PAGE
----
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Home Tech Samsung Launches Online Study Platform in Sudan University

Samsung Launches Online Study Platform in Sudan University

by Vince Matinde
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Image from samsungtomorrow.com

Image from samsungtomorrow.com

Dubbed the Smart School, the new platform launched in Ahfad University for Women in Khartoum in Africa will enable lecturers and students have interactive study sessions, hence improving on the quality of education.

With this new initiative, students can log in to their account and access information from anywhere. The initiative also opened a computer hub where students can access information. The initiative will have the following components:

  • Interactive management solution: This allows teachers to deliver content to students and share screens, and enable them to monitor student progress and conduct group activities, and run tests or instant polls.
  • Learning management system: This provides educational materials and content, such as e-textbooks and learning apps.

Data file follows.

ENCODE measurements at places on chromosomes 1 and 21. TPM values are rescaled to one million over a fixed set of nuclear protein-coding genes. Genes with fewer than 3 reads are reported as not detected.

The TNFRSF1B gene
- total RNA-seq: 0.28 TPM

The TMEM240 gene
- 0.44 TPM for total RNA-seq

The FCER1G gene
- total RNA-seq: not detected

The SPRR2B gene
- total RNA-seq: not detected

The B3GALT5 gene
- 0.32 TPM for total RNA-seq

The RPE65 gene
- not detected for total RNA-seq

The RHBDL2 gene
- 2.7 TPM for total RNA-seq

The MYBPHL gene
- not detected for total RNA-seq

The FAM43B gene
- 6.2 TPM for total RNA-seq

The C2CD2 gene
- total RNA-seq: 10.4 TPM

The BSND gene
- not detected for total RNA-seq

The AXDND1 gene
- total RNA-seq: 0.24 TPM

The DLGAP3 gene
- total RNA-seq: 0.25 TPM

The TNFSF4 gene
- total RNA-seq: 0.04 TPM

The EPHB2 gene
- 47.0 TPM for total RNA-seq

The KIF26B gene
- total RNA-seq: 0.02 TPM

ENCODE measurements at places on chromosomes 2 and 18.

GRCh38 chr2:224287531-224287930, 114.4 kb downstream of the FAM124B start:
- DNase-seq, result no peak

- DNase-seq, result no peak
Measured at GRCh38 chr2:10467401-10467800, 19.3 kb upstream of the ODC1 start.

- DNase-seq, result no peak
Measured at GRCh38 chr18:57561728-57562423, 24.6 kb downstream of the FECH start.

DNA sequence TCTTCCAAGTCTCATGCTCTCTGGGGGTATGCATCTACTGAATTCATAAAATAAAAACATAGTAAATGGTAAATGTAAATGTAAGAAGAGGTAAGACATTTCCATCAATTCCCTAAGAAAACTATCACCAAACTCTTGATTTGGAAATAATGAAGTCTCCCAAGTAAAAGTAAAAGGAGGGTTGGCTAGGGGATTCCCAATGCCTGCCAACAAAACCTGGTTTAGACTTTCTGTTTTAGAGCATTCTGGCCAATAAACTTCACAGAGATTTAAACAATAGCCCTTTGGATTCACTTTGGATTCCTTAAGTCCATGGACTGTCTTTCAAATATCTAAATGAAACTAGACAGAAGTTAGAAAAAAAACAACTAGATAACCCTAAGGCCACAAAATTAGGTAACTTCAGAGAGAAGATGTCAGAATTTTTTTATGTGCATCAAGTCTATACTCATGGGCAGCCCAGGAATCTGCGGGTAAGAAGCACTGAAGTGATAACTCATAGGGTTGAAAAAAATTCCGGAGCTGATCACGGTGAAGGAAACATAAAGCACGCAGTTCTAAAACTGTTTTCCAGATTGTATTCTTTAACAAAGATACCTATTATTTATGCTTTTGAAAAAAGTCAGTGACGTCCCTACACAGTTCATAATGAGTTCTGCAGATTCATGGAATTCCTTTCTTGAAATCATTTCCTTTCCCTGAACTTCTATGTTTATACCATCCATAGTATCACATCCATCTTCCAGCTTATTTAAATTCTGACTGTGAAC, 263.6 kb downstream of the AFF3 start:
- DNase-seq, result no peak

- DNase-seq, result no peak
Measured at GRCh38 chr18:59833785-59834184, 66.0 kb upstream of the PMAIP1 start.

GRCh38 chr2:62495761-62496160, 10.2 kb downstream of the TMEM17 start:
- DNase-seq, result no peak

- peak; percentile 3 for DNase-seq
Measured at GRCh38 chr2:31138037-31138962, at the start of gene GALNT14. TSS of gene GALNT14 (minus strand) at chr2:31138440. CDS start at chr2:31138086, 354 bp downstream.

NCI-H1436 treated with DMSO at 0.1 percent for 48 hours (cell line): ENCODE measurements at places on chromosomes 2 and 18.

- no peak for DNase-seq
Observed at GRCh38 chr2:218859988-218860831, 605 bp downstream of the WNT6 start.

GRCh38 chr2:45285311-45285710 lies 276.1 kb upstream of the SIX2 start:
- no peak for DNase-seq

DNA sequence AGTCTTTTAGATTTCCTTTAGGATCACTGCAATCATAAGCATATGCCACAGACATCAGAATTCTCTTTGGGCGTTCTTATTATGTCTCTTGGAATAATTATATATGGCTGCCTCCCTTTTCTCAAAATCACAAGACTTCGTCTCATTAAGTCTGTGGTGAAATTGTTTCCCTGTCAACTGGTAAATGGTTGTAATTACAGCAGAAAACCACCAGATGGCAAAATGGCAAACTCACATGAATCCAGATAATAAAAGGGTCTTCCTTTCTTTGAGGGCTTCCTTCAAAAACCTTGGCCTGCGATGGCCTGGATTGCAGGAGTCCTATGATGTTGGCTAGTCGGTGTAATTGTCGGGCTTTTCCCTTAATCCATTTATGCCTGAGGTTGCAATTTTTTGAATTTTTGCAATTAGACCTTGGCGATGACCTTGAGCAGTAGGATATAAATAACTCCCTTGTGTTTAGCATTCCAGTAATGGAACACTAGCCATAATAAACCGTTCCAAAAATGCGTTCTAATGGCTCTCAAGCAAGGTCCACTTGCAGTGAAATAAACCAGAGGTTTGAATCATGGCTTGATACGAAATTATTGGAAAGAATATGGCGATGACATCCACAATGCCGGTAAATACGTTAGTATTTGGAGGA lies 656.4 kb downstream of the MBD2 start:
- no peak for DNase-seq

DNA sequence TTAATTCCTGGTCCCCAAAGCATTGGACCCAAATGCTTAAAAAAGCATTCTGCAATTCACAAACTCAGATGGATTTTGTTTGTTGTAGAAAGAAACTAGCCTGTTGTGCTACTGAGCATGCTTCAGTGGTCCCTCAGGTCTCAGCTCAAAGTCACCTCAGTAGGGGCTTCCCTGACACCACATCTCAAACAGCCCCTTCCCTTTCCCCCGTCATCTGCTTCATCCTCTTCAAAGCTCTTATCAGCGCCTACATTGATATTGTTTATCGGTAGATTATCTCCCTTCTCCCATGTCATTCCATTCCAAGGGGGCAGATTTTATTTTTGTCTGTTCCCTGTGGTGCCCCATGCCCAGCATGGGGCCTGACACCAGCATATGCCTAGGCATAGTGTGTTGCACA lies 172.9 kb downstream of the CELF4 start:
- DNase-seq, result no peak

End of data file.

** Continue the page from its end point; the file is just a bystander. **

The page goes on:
• Student information system: This helps teachers track individual student progress, attendance, and other important student information.

“Sudan’s future rests on the potential of its youth, and how much of that potential is unlocked”, says Mr. Kyoung IL Min, Managing Director, Samsung Sudan.

“With this in mind, we are very pleased to be able to contribute to changing the face of teaching and learning in Sudan by bringing our solutions to schools like the Ahfad University for Women,” he added.

“While technology alone cannot ensure quality education, it is critical that students in Sudan are immersed in a technology-rich environment from as early on as possible”, Kea’ Modimoeng, Public Affairs Manager, Samsung Electronics Africa weighed in.

Earlier this month, British Council in collaboration with Microsoft launched the Badiliko learning initiative for primary schools in eight countries in Africa.

More private entities are realizing the importance of having ICT integrated with education. This has seen many initiatives being launched in the continent.

The big worry is that with everyone doing their own thing, there might be a clash of agenda in terms of implementing and agreeing on a standard base.

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